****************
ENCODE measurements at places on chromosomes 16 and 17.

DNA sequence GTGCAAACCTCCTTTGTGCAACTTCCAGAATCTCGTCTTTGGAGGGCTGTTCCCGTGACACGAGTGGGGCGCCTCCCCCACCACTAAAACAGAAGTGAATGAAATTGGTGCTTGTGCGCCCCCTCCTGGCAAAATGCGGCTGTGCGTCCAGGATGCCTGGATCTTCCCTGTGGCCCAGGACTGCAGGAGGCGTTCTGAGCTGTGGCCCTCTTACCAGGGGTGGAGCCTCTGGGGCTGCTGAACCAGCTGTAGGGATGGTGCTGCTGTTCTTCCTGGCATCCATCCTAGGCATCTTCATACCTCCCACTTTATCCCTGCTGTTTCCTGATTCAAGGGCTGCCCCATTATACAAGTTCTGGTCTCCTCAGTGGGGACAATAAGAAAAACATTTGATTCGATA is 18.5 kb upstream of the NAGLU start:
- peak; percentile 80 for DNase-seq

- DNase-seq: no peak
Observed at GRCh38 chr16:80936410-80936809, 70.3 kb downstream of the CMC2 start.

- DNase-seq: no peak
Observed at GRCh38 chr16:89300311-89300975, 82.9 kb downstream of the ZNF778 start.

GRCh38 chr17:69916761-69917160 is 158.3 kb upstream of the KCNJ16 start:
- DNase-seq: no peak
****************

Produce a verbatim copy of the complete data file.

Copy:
ENCODE measurements at places on chromosomes 16 and 17.

DNA sequence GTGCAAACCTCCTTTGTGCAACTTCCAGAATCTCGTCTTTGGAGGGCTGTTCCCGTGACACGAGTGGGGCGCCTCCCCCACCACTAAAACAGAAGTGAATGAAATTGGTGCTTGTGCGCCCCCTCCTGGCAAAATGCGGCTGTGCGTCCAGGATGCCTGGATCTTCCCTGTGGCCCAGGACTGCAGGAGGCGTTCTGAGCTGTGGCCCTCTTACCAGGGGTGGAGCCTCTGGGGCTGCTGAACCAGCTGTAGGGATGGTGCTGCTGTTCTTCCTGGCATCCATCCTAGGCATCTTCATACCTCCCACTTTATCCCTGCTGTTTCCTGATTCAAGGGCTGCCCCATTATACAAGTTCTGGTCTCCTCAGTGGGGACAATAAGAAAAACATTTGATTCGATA is 18.5 kb upstream of the NAGLU start:
- peak; percentile 80 for DNase-seq

- DNase-seq: no peak
Observed at GRCh38 chr16:80936410-80936809, 70.3 kb downstream of the CMC2 start.

- DNase-seq: no peak
Observed at GRCh38 chr16:89300311-89300975, 82.9 kb downstream of the ZNF778 start.

GRCh38 chr17:69916761-69917160 is 158.3 kb upstream of the KCNJ16 start:
- DNase-seq: no peak